Published on 28-09-2022
Cabernet Season
Mid-Fall to Spring

Cabernet Season

Imagine sitting by a fire blazing in the cool night waiting for the steak to cook and you’re holding a glass of delicious red wine that warms the heart and tastes deliciously bold and strong. You may just be sipping on a lovely Cabernet Sauvignon. In the world of wine, Cabernet Sauvignon is one of the most widely recognized red grape varieties. It is one of the seven “noble” grape varieties which also include Pinot Noir, Merlot and Syrah. Noble grapes is a term which describes recognizable grapes that produce top quality wines all over the world. The noble grape varietals are also noted for the specific expression of the local terroir where they are grown. Cabernet Sauvignon definitely fits the bill!


In the winery, Cabernet Sauvignon is an easy and straightforward wine to make which makes it a kind of favorite wine of winemakers. After crushing, the mixture of juice and grape solids known as “must” is pumped into large fermenting vessels and either the native or added yeast begins the fermentation. As the mass of pulp and skins rises to the top of the fermenting wine, forming a cap, it is either punched down into the juice, or the juice is pumped back over the cap to extract the color and flavor from the skins.

After fermentation ceases, the pulp and skins are left to macerate for a period of time from a few days up to a month, depending on the style the winemaker is looking for. Typically, the wine is then pressed, and the clear wine is run off into oak barrels.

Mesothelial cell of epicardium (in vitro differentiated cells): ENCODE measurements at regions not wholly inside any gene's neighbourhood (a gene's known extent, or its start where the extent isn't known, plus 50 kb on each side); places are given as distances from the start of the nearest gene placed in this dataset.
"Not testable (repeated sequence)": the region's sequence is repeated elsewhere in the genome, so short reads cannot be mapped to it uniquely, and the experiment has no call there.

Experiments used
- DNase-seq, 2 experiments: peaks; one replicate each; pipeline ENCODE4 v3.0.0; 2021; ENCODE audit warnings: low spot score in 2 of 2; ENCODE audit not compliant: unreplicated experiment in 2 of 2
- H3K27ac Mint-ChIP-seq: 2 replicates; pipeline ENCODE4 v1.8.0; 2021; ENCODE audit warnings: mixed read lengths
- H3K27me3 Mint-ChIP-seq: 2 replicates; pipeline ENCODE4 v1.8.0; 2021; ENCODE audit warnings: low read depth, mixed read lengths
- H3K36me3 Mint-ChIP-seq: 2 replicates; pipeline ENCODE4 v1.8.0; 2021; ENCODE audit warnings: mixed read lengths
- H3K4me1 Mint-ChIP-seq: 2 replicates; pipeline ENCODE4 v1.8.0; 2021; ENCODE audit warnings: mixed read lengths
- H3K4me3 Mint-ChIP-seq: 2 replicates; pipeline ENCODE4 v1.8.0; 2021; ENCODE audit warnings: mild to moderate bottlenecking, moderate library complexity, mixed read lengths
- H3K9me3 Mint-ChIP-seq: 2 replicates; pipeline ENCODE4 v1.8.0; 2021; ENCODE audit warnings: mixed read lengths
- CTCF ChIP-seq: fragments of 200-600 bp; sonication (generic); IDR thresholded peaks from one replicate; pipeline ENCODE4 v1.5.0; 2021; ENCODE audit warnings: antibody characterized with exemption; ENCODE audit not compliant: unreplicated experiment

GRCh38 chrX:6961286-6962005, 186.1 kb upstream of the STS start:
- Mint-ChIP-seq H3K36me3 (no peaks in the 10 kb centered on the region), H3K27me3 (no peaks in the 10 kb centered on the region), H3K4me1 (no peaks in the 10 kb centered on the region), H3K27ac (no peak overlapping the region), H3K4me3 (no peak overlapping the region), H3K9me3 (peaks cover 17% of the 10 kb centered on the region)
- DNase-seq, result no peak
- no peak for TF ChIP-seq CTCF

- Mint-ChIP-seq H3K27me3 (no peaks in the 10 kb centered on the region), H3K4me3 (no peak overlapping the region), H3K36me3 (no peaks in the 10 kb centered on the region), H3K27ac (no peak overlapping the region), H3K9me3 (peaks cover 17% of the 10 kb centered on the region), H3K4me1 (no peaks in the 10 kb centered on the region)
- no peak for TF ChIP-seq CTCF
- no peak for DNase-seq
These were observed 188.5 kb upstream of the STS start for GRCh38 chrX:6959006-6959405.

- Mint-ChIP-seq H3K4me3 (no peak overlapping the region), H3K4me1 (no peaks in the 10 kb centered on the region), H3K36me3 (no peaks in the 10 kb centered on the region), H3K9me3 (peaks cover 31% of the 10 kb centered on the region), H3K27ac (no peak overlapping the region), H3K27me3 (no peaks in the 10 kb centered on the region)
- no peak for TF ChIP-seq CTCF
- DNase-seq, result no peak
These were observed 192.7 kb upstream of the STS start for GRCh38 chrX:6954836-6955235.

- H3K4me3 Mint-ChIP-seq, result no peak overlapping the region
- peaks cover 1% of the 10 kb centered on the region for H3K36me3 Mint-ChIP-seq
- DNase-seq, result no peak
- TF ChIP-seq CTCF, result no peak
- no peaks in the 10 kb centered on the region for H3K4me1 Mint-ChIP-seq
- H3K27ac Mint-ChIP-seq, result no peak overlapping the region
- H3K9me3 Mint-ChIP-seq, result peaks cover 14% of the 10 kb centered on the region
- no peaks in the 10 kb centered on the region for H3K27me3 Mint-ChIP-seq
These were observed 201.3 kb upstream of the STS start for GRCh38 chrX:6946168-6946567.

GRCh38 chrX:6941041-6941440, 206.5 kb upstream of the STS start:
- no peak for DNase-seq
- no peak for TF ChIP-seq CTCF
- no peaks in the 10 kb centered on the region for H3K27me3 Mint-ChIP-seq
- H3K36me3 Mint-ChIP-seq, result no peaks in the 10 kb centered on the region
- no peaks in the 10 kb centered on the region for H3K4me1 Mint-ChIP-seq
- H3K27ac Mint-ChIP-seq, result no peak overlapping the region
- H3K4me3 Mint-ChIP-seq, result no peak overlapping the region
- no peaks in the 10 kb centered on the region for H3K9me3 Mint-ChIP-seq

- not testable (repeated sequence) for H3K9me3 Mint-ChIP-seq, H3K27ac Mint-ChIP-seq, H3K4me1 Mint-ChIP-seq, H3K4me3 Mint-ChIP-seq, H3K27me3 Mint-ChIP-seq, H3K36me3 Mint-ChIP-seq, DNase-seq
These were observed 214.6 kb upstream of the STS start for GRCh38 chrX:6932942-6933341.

Cabernet Sauvignon loves oak and can withstand long periods of time in the barrels. The rich and robust profile of the grape are softened with oak and aging and the flavors of vanilla and spice complement the natural notes of blackberry, blackcurrant and tobacco that is so characteristic of the grape. In winemaking, the influence of oak on the overall wine structure can be managed with the use of different kinds of oak such as American or French.


22,000 acres of  Cabernet in Napa Valley

In the United States, if a label says Cabernet Sauvignon, at least 75% of the grapes used must be Cabernet Sauvignon. In recent years, a category called Meritage was created to account for wines which are blends of the five traditional Bordeaux varietals – Cabernet Sauvignon, Merlot, Cabernet Franc, Malbec and Petit Verdot – of which neither are above the 75% level.


Cabernet is Cabernet Franc and Sauvignon Blanc

Swirl, Sniff, Sip, Savor

How to identify Cabernet in the glass

Cabernet Sauvignon is a wine of deeper hues of dark ruby purple when young and aging to a brick red over years in the cellar. The primary fruit aromas and flavors of Cabernet are mostly of the black fruit family and can include black currant, cassis, blackberry, black plum and black cherry. There are often secondary aromas and flavors of herbs, spices, green olives, mint, leather and tobacco. If grown in cooler climates, where it may not be as ripe when picked, there are usually vegetal, asparagus and green pepper notes that are likely to be present. The use of oak barrels will impart flavors of vanilla and smoke, as well as oak. With aging, the notes of cedar, leather, cigar box and earthy qualities are added to the mix.


Cabernet glass shape